Aldin, the virtual reality company behind Waltz of the Wizard, just announced a $1m funding round led by Crowberry Capital with participation from Investa. In addition to the funding, the company announced a new VR experience aimed at consumers.

“Believable reality experiences are unlike anything that’s been possible in the past, offering the accessibility of movies and interactivity beyond conventional games,” says Hrafn Th. Thorisson, CEO and co-founder of Aldin. “Since nothing can play on our emotions like reality, believable virtual realities are set to become the most emotionally engaging format in entertainment history.”

Aldin’s previously made several VR apps, including Waltz of the Wizard, a VR experience where people experience having magical powers. To date, it is one of the highest rated VR titles on Steam with over 250,000 users. Their next title, whose name hasn’t been announced yet, will let users step into a fantastical world and become acquainted with a character in ways that, according to their press release, could only happen in VR, powered by XR AI systems that help form personal connections with characters beyond what’s possible with screenbound entertainment.

“We are delighted to be investing in Aldin. The company has proprietary technology to further the development of VR and AR.” said Helga Valfells, Managing Partner of Crowberry Capital who will take a seat on the board of directors. “The Aldin team has an intuitive understanding of VR as a medium as well the right mix of creative talent and technology skills to deliver exciting content in alternative realities.”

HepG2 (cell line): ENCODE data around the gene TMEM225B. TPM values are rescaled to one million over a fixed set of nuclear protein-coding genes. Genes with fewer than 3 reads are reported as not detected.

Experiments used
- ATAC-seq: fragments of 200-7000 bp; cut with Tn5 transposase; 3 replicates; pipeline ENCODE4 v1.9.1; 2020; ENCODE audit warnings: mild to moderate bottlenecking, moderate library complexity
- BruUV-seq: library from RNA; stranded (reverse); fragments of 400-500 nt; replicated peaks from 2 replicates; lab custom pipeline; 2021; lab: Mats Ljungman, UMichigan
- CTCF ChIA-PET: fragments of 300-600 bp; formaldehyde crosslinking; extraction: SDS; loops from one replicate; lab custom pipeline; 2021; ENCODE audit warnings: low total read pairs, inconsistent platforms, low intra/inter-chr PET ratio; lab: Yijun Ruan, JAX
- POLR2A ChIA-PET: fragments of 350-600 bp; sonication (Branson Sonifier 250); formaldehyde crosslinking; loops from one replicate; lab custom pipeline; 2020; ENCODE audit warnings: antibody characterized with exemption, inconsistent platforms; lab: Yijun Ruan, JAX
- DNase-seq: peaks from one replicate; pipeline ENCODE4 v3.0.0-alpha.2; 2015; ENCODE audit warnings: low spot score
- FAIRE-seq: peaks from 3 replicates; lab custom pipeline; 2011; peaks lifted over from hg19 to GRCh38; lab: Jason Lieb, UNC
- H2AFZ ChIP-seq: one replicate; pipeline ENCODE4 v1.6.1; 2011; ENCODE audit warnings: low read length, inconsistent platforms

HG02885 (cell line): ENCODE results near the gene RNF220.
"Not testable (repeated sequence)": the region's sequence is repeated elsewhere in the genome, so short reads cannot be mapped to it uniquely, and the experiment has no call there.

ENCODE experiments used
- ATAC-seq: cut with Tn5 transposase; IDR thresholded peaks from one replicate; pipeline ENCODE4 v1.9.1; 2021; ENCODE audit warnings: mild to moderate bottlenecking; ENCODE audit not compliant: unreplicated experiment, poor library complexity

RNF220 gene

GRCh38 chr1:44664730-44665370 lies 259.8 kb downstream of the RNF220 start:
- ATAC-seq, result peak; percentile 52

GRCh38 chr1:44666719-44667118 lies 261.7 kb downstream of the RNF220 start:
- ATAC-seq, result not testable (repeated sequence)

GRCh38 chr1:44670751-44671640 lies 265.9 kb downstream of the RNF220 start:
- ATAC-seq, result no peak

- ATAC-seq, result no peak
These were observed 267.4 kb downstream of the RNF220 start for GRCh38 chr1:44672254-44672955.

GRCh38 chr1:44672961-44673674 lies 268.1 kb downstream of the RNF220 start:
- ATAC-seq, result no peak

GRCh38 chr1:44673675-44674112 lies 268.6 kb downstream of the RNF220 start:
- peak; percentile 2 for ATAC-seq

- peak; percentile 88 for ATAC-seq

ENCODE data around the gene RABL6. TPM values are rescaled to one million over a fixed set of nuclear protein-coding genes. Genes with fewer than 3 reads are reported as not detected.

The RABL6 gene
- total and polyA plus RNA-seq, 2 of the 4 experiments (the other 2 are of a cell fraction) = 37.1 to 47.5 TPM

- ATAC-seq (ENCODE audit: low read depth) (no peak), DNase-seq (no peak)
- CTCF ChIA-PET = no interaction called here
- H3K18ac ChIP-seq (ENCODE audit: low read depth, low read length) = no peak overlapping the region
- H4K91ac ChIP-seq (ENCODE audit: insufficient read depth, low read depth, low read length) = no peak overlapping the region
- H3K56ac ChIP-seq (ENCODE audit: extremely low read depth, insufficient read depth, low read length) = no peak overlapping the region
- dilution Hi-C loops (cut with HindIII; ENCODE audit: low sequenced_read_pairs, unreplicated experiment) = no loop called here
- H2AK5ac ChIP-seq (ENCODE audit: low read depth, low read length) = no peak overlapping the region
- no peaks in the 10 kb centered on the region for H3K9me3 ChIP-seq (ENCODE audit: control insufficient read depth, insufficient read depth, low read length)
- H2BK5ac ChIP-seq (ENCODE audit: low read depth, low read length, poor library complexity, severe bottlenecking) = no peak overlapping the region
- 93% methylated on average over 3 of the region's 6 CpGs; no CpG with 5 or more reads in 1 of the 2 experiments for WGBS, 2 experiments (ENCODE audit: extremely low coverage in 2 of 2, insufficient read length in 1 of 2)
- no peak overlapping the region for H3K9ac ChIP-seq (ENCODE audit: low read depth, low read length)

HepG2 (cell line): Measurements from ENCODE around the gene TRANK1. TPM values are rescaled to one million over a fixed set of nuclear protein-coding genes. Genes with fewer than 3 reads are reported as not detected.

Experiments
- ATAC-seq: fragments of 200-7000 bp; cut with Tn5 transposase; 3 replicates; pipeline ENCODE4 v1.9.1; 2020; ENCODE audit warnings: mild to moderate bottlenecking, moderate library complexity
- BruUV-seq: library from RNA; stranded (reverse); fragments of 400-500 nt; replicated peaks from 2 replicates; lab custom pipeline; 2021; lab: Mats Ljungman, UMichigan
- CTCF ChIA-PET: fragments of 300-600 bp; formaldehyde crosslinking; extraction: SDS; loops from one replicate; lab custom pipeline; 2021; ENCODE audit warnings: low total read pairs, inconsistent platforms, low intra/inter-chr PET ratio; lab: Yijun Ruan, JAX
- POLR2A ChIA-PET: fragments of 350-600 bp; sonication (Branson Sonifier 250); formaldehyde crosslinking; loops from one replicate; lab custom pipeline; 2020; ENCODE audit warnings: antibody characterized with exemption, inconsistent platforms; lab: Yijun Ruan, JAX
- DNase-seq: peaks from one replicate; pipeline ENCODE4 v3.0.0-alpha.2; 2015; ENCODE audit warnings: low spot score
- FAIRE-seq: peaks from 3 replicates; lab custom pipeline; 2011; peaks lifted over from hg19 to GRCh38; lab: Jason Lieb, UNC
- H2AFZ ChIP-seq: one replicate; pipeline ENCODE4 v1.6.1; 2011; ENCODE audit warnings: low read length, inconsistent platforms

Over the years, Aldin has built proprietary tooling and mixed reality (XR) technologies they use to power their own production. Among those are Ghostline, an analytics solution that enables quantitative and qualitative analysis of the user experience. and Telepath, a locomotion system designed to offer engaging movement in VR.

“We’ve been at the forefront of VR since 2013, focusing on content and technologies that bring immersion and presence to the level that justifies VR and gives people a reason to want it.” commented Gunnar Steinn Valgardsson, CTO & co-founder of Aldin, “We’re now at the next frontier and we are going to deliver experiences that place users in worlds that are only possible in VR.”

Indie game studio Tasty Rook releases Out of the Loop, a “silly party game for the whole family”

The indie game studio Tasty Rook, which previously created and published Triple Agent, released its second game last week: Out of the Loop. The game is available for Android and iOS.

“We’ve both played board games our whole lives,” said Sig Gunnarsson, co-founder of Tasty Rook, “and we started Tasty Rook to bring some of those fun and intimate experiences into a more compact and mobile format.”

The duo, which founded Tasty Rook last year and has since received a grant from the Technology Development Fund, focuses on re-imagining classic party board games for mobile devices.

“We want to foster community and playing between friends face to face,” Torfi Ásgeirsson, co-founder commented. “So many mobile games today are single player only, and we see an opportunity to utilise the technology to enrich real life encounters.”

In Out of the Loop, everyone, except for one player, gets to know the same secret word at the beginning of a round. The goal of the game is to answer lighthearted questions about the secret word without giving it away, while trying to figure out who doesn’t know the secret word. The game is played on one mobile device that is passed between players.